Date: Sat, 12 Jul 2003 05:29:56 +0000
Sender: "SAS(r) Discussion" <SAS-L@LISTSERV.UGA.EDU>
From: Paul Dorfman <paul_dorfman@HOTMAIL.COM>
Subject: Re: $CHARw. format is identical to the $w. format
Content-Type: text/plain; format=flowed
Methinks the behaviour is logical. If $CHARw. is designed to pass the
variable value onto its printed image without change, then $CHAR. lacking
the length specification should adhere to the same rule. Why would you
assume that the absence of the width specification would imply the lenght of
1? Frankly, for SAS it would be quite unusual a default, as far as I can
search my memory...
Paul M. Dorfman
>From: "Wainwright, Andrea" <andrea.wainwright@CAPITALONE.COM>
>And, as we recently discovered, if you do $char. It will default to the
>length of the variable, which in our case was 8, and not the 1 byte that we
>I spent many hours trying to find out what changed in the code, only to
>out it was the layout.
>From: Paul Dorfman [mailto:paul_dorfman@HOTMAIL.COM]
>Sent: Friday, July 11, 2003 12:33 AM
>Subject: Re: $CHARw. format is identical to the $w. format
>That $w. informat is different from $w. format in what it does has long
>a common knowledge. But it has also been quite a common place (if not
>somewhat both logical and surprising) that the brightest and most
>experienced SAS gurus like youself sometimes get caught by this sort of
>s..tuff, I guess Ian being the only known exception. Perhaps the SAS
>rational behind the difference is that the character informat interprets
>input byte stream according to a set of rules, actually much more involved
>that just trimming the leading blanks, e.g.:
>"The $w. informat trims leading blanks and left aligns the values before
>storing the text. In addition, if a field contains only blanks and a single
>period, $w. converts the period to a blank because it interprets the period
>as a missing value. The $w. informat treats two or more periods in a field
>as character data."
>Heck, one has to beware what is hidden behind the apparently simplistic $w.
>In contrast, $w. format interprets nothing at all. It, just like $char.,
>simply tells SAS "show as is".
>Paul M. Dorfman
> >From: Mike Rhoads <RHOADSM1@WESTAT.COM>
> >Reply-To: Mike Rhoads <RHOADSM1@WESTAT.COM>
> >To: SAS-L@LISTSERV.UGA.EDU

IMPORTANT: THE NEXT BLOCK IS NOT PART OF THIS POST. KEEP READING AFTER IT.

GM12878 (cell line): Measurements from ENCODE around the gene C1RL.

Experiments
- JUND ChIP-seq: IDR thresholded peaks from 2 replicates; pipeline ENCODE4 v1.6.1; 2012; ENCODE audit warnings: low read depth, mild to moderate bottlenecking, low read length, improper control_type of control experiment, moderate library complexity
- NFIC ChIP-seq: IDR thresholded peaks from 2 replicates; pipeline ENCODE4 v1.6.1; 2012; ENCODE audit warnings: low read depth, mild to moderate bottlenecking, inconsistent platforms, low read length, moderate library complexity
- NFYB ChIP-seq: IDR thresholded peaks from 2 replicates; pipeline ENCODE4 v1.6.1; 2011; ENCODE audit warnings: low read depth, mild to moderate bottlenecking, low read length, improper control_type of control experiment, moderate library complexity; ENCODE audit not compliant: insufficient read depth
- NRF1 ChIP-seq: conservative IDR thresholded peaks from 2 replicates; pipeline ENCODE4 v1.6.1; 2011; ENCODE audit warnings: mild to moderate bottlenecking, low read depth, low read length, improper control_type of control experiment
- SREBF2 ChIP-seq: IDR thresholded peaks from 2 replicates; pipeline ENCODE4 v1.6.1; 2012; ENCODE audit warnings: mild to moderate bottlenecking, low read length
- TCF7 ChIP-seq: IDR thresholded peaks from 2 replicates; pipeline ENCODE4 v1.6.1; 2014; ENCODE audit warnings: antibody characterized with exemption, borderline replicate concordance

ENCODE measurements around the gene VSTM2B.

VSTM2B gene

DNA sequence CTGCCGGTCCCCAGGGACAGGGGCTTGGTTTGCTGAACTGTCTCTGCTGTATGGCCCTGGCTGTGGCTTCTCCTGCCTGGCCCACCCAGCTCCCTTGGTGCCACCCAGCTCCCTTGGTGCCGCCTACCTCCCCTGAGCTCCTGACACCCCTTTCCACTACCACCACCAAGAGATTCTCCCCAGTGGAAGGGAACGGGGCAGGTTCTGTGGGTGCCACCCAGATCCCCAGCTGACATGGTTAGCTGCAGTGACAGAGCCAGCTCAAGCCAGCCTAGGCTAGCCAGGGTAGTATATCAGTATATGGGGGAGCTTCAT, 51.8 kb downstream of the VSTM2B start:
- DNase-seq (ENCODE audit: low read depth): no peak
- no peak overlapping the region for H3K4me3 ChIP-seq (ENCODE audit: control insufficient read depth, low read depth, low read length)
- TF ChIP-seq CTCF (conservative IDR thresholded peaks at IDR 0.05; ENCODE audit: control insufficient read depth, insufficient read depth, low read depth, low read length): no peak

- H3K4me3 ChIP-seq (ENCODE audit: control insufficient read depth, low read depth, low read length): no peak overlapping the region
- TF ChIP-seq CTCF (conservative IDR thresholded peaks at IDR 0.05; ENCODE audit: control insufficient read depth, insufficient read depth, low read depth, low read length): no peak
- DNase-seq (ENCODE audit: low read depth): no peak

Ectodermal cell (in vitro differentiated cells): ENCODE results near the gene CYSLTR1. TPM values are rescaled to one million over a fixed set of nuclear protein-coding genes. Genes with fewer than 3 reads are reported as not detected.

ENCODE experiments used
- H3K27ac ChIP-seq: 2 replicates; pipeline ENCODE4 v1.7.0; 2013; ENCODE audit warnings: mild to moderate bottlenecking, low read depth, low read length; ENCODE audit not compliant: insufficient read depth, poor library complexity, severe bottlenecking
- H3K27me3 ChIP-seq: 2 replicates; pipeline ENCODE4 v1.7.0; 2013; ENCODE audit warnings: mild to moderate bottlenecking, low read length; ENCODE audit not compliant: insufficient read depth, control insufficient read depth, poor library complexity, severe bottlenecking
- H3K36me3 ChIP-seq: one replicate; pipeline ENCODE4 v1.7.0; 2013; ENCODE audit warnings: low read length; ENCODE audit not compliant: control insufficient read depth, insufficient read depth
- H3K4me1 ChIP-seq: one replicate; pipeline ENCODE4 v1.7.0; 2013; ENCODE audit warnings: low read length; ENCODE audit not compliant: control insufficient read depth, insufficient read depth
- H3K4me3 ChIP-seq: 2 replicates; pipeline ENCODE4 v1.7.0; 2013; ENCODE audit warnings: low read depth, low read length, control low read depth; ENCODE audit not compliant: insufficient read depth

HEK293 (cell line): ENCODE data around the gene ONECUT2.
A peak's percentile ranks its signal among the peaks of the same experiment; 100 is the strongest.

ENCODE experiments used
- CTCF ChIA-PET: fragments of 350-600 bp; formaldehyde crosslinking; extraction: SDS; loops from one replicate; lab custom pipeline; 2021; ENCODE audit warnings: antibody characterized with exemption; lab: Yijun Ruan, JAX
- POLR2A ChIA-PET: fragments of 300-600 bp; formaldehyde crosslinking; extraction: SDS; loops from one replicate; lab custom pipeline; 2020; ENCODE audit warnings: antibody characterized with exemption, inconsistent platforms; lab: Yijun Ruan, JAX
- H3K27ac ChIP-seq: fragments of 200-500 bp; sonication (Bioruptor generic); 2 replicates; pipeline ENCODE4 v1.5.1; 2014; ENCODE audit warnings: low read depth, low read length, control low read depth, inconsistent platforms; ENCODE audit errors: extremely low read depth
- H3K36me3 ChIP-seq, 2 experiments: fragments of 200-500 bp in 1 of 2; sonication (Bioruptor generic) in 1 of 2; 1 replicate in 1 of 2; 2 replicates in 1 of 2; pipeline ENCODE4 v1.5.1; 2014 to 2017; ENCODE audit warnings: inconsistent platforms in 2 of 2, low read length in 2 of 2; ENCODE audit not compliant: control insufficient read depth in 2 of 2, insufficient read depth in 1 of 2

> >Subject: $CHARw. format is identical to the $w. format
> >Date: Thu, 10 Jul 2003 16:06:53 -0400
> >In a response earlier today to a question from Debbie Cooper, I
> >(correctly) advised her to use $CHAR. rather than the $ informat in an
> >INPUT statement so that she would not lose leading blanks in her data.
> >I should have stopped there, but then "helpfully" added the following:
> >"Note that the same is true on output -- $ drops leading blanks. If
> >you want to keep your carefully-retained blanks in any raw output file
> >you are creating, use $CHAR4630. rather than $4630. in your PUT
> >statement as well."
> >My colleague Randy Herbison very politely informed me that this is NOT
> >CORRECT -- when used as formats, neither $CHARw. nor $w. trims leading
> >blanks on output. (When list output is used, of course, both leading
> >and trailing blanks are trimmed.) This can be verified fairly quickly,
> >in any currently available version of SAS, and the subject line of this
> >message was in fact copied verbatim from the SAS v8 documentation.
> >So, maybe it's not the most logical thing in the world for trimming to
> >differentiate this pair when used as informats but not when used as
> >formats, but that's the way it is. Thanks to Randy for bringing this
> >to my attention. Perhaps I'm the only person suffering from this
> >misconception (but somehow I doubt it).
> >(Repeat after me: "Different as informats, identical as formats ...")
> >Mike Rhoads
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